Harry in safe detonation of landmine as he retraces mother’s footsteps in Angola
The Duke of Sussex wore a protective visor as he stepped into a partially cleared minefield
The Duke of Sussex donned body armour and a protective visor while setting off a controlled explosion in a partially cleared minefield similar to one visited by his mother Diana, Princess of Wales.
Harry was highlighting the ongoing threat of the munitions in Angola, the same nation Diana visited in 1997 to urge the world to ban the weapons.
Near the south-eastern town of Dirico, the duke walked into an area that was once an artillery base for anti-government forces who had mined the position in 2000 before retreating.
The duke walked through an area of the site, looking at the marked off areas which could potentially contain landmines.
An anti-personnel mine had been discovered earlier and Harry was asked to set off a controlled explosion to safely destroy the decades-old weapon.
Praising the work of landmine clearance charity the Halo Trust, the duke called landmines an “unhealed scar of war”, adding: “By clearing the landmines we can help this community find peace, and with peace comes opportunity.
“Additionally, we can protect the diverse and unique wildlife that relies on the beautiful Kuito river that I slept beside last night.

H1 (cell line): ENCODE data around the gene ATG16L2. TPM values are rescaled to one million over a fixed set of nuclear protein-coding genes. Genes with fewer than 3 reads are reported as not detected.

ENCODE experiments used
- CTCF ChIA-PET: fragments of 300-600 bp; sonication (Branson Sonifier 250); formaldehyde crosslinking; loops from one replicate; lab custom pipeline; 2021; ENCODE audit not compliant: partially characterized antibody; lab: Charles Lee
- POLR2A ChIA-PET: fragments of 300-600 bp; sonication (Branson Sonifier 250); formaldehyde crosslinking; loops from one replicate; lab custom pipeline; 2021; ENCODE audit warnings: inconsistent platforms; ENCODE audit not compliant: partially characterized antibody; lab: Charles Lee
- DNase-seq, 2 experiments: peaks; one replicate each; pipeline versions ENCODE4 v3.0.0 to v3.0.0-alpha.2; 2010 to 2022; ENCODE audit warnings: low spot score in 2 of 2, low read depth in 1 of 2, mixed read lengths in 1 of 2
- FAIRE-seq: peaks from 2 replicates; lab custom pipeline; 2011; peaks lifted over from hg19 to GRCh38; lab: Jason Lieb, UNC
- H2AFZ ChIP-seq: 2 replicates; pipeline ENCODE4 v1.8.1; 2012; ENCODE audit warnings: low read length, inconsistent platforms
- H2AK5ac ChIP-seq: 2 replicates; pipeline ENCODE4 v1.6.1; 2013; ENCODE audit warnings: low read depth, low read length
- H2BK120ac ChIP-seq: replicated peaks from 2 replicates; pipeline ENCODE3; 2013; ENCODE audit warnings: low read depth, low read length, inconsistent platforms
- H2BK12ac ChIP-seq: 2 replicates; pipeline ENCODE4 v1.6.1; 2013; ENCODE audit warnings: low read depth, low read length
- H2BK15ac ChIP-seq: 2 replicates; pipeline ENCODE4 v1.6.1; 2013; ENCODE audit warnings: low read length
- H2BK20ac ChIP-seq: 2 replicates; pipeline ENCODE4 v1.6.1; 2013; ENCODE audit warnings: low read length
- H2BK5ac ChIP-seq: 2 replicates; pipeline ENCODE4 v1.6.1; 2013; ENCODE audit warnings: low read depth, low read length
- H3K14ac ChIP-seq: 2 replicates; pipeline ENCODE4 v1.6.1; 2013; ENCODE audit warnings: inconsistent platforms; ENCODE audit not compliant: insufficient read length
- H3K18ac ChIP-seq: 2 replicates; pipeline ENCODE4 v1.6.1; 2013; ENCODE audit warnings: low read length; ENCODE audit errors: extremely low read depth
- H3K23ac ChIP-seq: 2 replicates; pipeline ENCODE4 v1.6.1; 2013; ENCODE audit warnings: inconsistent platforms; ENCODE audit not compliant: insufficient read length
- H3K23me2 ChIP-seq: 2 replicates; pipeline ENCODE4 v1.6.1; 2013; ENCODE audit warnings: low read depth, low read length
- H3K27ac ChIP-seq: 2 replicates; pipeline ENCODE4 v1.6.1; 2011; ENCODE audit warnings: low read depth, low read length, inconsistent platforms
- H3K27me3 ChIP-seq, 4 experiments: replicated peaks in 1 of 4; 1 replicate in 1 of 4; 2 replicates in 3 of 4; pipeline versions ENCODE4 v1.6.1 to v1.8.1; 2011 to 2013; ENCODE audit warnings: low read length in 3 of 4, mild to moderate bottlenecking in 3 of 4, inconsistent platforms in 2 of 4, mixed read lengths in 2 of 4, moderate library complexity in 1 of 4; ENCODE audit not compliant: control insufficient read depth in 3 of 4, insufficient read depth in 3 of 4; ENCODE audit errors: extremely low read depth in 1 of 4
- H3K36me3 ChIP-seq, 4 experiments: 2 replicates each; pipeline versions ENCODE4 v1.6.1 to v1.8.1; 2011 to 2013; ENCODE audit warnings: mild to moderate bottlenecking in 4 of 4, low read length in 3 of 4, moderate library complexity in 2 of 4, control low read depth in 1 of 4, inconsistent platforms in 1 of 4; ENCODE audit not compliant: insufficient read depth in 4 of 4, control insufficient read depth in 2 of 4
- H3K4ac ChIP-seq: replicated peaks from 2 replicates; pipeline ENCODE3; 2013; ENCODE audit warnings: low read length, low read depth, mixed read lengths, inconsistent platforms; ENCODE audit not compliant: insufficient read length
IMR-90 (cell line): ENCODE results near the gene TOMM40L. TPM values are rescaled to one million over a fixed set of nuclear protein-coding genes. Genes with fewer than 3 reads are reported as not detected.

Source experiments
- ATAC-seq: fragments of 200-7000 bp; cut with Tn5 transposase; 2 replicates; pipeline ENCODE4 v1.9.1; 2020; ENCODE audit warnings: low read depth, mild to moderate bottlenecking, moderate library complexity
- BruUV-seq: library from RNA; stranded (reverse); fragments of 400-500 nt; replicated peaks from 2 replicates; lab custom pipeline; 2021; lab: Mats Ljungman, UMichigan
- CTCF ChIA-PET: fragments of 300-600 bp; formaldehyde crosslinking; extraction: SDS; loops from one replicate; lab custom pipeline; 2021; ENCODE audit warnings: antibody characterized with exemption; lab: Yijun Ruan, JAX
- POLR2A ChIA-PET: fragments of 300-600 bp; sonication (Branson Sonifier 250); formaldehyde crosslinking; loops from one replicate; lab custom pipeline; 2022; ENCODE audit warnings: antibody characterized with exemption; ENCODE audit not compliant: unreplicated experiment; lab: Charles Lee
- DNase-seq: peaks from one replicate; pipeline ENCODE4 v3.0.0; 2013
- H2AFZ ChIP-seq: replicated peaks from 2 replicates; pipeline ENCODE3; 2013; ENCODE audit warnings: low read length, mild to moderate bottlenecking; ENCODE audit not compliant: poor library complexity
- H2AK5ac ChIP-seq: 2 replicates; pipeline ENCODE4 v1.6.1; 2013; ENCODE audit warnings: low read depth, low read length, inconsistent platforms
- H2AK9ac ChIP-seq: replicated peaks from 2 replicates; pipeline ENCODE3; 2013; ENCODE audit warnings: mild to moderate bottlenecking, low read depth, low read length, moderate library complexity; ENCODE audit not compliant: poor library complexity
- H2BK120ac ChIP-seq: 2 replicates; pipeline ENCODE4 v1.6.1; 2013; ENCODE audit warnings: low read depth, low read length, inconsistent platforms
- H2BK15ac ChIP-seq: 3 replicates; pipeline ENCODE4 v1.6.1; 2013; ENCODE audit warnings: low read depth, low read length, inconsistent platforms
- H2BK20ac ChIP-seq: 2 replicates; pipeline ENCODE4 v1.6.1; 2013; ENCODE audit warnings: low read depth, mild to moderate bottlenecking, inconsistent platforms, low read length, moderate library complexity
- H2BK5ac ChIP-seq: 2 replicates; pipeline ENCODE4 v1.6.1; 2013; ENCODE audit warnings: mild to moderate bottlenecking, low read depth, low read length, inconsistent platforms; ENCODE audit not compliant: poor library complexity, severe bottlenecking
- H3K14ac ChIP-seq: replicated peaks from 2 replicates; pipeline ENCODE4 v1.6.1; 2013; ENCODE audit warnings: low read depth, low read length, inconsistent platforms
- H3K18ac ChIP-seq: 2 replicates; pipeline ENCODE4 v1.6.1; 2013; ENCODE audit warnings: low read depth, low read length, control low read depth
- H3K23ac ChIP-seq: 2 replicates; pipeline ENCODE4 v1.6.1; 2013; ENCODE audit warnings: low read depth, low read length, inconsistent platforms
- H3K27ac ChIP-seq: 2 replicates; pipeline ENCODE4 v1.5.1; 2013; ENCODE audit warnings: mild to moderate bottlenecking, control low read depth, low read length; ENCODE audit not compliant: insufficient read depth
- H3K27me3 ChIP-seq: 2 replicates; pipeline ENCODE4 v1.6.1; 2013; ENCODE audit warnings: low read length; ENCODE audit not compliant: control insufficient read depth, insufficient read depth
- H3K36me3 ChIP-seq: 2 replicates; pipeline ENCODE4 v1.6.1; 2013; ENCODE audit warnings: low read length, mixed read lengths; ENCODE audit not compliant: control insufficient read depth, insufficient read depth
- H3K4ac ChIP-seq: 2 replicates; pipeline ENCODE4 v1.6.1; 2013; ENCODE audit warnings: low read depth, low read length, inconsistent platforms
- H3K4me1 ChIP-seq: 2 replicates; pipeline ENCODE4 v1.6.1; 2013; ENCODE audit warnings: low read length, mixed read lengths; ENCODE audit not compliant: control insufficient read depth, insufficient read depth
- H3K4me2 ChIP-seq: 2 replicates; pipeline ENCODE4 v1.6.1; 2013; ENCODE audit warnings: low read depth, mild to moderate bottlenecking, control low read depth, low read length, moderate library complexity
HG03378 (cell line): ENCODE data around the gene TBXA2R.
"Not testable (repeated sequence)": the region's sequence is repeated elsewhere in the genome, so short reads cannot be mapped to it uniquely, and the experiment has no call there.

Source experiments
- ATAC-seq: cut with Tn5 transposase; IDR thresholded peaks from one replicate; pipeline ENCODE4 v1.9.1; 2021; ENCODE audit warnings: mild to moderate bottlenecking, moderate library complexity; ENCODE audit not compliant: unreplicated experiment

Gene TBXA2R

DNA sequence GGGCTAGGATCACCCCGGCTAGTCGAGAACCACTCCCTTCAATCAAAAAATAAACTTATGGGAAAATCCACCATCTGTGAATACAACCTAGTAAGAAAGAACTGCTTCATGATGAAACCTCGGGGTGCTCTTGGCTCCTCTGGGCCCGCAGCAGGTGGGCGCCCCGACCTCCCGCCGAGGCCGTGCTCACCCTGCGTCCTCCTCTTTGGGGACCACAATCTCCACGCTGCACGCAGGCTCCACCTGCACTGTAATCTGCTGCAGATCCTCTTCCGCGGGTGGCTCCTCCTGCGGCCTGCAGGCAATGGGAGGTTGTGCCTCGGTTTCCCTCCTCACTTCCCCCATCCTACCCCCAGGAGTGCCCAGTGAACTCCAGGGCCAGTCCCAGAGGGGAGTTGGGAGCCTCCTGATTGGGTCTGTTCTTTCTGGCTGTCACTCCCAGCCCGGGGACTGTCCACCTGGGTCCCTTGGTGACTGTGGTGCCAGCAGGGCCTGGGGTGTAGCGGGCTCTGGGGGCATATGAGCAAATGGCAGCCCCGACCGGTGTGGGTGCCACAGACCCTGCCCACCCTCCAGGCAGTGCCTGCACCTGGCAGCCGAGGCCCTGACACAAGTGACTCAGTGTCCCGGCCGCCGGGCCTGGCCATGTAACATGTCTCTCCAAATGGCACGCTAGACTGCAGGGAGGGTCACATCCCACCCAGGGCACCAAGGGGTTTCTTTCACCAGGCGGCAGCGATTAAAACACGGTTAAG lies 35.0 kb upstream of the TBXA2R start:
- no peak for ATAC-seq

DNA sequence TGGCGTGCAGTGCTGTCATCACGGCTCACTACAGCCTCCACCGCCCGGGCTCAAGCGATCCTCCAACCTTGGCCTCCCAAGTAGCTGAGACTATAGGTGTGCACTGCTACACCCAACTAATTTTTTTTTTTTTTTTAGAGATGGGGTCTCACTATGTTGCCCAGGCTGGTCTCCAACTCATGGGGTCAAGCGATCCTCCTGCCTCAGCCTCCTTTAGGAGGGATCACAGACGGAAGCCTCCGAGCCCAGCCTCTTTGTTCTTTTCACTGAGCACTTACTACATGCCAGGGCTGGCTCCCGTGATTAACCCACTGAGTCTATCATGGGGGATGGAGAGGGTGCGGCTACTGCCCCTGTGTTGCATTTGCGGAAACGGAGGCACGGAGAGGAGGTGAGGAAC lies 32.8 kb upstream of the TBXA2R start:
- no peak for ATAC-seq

“That river and those wildlife are your natural assets and, if looked after, will bring you unlimited opportunities in the conservation-led economy.”
The duke called for an international effort to clear remaining landmines from the Okavango watershed in the Angolan highlands – a legacy of the country’s civil war that ended in 2002.
“It is fitting that this project starts in Dirico, at the convergence of the two rivers that flow from Angola’s islands down to the Okavango Delta,” Harry said.
“These two rivers provide water and life to over a million people downstream and an essential and incredibly delicate habitat for an abundance of wildlife.
“Just as these rivers extend for miles, so must this project extend far beyond Dirico. Outside the national parks, large parts of this crucial watershed also need to be cleared of landmines.
“Clearing the full watershed will take an international effort. Everyone who recognises the priceless importance of safeguarding Africa’s most intact natural landscape should commit fully to this mission.”
The dusty scrubland was marked with red warning signs showing the skull and crossbones, with the Portuguese words “Perigo Minas!” and the English translation below – “Danger mines”.
Jose Antonio, of the Halo Trust, took Harry on to the site where his staff have been working since August to make safe, and said he hopes they can complete their painstaking clearance by the end of October.
Like all those visiting the trust’s site, Harry had been given a safety briefing and told not stray off the cleared lanes, touch anything or run.
He watched as a mine clearance worker used a metal detector to search for the mostly anti-personnel mines buried in the ground.
If one is discovered, staff are trained to move back and carefully remove the soil as they move forward until they reach the munition.